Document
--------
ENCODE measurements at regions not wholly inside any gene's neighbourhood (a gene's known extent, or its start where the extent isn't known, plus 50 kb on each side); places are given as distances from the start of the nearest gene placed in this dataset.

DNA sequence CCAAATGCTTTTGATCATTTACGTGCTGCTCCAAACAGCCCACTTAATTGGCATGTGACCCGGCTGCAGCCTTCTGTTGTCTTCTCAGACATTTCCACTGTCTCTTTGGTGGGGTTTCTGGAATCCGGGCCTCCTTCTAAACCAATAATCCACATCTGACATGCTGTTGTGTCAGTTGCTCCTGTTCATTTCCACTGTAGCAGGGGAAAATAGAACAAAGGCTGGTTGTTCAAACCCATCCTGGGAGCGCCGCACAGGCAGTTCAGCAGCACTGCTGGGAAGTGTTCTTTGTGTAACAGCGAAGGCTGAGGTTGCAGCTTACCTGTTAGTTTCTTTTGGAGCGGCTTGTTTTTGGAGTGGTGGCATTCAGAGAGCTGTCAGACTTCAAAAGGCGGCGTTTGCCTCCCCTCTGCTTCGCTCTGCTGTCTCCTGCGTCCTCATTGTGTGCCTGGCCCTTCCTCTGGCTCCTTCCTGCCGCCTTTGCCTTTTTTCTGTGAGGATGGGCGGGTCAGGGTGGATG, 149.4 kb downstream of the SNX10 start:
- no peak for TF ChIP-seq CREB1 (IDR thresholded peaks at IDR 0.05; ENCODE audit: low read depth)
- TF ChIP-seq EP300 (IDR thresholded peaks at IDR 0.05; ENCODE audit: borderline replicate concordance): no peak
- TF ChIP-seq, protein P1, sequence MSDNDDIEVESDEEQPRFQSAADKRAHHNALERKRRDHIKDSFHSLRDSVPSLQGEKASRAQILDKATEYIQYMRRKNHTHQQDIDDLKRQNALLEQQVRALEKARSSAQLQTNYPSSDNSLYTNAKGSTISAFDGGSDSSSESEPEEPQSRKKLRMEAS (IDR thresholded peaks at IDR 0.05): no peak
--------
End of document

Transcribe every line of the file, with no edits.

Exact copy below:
ENCODE measurements at regions not wholly inside any gene's neighbourhood (a gene's known extent, or its start where the extent isn't known, plus 50 kb on each side); places are given as distances from the start of the nearest gene placed in this dataset.

DNA sequence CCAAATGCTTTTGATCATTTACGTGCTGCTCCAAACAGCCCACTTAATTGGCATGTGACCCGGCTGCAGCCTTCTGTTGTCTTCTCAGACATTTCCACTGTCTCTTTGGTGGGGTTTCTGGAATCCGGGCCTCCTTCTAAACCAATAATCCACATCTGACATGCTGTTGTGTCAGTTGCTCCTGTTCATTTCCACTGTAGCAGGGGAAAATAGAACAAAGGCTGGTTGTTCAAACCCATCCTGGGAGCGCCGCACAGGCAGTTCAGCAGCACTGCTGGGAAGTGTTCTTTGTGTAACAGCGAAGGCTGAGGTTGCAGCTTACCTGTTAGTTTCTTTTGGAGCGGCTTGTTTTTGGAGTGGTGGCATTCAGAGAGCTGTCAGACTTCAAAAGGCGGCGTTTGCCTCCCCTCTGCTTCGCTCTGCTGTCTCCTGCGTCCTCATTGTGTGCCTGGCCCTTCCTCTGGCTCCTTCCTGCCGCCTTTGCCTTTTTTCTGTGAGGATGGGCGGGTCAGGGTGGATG, 149.4 kb downstream of the SNX10 start:
- no peak for TF ChIP-seq CREB1 (IDR thresholded peaks at IDR 0.05; ENCODE audit: low read depth)
- TF ChIP-seq EP300 (IDR thresholded peaks at IDR 0.05; ENCODE audit: borderline replicate concordance): no peak
- TF ChIP-seq, protein P1, sequence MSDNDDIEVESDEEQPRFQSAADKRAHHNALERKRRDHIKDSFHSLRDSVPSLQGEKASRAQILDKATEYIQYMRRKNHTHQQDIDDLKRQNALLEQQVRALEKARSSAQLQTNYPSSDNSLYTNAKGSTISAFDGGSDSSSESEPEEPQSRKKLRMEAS (IDR thresholded peaks at IDR 0.05): no peak